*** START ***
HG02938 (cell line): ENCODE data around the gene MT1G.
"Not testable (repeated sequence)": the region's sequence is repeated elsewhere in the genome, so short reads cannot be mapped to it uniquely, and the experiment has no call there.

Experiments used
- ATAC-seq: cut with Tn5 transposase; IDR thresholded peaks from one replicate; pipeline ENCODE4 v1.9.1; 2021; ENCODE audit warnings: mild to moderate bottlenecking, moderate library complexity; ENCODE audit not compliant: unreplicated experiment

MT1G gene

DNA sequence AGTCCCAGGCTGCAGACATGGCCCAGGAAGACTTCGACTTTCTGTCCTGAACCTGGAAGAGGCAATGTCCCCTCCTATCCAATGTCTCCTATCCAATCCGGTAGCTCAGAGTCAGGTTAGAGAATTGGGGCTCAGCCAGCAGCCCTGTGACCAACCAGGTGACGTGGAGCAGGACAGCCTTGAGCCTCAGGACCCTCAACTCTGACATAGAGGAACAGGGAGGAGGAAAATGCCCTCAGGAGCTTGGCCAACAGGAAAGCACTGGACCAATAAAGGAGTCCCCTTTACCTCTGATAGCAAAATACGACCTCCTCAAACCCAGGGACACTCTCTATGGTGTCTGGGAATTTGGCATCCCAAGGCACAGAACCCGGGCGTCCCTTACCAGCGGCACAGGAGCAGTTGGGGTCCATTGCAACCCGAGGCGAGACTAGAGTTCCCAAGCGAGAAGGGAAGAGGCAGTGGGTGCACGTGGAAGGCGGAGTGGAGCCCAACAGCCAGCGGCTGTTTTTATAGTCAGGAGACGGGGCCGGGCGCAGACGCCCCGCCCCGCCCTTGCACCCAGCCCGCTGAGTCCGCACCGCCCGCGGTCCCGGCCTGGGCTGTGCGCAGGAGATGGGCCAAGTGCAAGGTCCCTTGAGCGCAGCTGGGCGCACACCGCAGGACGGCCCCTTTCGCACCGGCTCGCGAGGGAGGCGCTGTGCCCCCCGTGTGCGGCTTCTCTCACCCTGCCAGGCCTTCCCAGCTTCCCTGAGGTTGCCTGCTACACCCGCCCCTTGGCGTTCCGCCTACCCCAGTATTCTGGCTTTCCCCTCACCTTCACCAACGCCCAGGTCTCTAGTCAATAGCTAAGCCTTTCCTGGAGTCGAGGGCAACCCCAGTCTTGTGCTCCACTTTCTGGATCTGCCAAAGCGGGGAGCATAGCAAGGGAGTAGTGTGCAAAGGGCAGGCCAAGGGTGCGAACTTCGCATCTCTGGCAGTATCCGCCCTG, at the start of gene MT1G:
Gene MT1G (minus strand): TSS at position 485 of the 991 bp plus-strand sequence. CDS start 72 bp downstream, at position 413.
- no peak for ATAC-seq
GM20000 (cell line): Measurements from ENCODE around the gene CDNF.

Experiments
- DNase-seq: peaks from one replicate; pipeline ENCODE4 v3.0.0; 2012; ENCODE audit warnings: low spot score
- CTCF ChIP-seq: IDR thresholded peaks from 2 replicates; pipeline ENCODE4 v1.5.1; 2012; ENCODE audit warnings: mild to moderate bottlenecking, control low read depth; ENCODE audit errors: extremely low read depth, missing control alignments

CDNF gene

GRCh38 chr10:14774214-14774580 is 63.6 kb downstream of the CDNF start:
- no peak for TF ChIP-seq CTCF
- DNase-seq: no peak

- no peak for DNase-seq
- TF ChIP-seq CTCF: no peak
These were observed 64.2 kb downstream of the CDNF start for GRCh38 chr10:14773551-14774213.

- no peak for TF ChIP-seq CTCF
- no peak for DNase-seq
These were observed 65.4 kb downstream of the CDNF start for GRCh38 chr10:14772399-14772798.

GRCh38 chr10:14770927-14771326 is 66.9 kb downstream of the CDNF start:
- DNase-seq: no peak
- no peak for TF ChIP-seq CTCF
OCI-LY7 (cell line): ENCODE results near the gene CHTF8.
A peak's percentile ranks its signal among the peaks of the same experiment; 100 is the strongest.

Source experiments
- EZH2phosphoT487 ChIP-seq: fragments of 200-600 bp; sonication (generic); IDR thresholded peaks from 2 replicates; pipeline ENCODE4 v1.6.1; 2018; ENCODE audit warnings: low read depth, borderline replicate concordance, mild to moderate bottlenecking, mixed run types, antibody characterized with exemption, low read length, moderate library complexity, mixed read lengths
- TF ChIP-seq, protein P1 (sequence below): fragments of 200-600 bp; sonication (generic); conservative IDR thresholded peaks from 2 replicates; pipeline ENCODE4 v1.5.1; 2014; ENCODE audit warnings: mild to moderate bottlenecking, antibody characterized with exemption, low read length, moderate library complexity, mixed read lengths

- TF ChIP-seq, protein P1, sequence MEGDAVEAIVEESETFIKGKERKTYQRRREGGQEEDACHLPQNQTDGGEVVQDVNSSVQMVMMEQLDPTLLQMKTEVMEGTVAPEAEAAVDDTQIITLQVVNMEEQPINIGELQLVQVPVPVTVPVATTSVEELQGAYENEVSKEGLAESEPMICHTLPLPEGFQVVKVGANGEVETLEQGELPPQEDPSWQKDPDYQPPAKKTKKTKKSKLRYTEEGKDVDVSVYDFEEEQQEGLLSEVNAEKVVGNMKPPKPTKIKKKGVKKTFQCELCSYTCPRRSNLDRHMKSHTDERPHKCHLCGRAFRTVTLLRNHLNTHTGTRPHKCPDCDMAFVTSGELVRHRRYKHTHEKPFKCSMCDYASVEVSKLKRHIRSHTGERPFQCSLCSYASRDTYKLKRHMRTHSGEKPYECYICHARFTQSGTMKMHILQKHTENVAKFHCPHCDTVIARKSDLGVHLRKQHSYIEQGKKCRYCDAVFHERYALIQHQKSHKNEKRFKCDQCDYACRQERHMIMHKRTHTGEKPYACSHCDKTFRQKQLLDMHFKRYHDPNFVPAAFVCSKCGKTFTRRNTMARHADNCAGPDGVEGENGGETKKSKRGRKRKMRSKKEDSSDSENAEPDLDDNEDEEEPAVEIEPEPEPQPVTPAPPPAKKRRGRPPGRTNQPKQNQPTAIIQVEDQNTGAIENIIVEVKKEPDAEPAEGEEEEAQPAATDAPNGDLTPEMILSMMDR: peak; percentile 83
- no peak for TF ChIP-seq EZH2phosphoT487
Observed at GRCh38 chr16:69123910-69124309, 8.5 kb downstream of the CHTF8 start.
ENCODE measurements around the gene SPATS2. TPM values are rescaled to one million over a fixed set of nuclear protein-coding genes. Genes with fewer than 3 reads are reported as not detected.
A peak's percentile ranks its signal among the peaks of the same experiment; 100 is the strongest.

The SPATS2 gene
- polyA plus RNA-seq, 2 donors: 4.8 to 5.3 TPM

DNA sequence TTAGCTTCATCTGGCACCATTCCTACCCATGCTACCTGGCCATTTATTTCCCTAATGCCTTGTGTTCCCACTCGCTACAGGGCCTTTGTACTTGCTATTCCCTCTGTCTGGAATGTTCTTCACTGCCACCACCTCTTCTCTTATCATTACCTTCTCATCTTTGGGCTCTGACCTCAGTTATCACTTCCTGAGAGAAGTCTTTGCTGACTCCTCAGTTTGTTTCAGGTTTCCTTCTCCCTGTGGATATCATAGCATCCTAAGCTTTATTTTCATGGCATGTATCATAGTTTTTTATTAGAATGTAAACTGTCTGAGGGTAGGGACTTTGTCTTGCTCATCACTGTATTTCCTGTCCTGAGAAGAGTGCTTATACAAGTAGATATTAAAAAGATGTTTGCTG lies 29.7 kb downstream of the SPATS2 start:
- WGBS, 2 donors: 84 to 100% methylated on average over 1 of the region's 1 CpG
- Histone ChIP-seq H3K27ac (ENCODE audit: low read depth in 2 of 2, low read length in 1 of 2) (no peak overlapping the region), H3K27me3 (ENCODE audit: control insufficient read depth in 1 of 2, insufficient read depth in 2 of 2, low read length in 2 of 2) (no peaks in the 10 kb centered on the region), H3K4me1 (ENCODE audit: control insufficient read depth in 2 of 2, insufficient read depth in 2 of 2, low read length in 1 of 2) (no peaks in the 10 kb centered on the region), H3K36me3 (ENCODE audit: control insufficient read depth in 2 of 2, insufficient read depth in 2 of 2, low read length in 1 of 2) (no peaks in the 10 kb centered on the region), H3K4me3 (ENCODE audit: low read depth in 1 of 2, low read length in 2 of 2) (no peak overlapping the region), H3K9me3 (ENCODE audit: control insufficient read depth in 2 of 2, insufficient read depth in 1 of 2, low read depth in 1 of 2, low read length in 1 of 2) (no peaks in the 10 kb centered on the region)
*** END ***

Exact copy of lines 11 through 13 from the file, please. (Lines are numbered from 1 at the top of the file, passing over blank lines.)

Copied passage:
- DNase-seq: peaks from one replicate; pipeline ENCODE4 v3.0.0; 2012; ENCODE audit warnings: low spot score
- CTCF ChIP-seq: IDR thresholded peaks from 2 replicates; pipeline ENCODE4 v1.5.1; 2012; ENCODE audit warnings: mild to moderate bottlenecking, control low read depth; ENCODE audit errors: extremely low read depth, missing control alignments

CDNF gene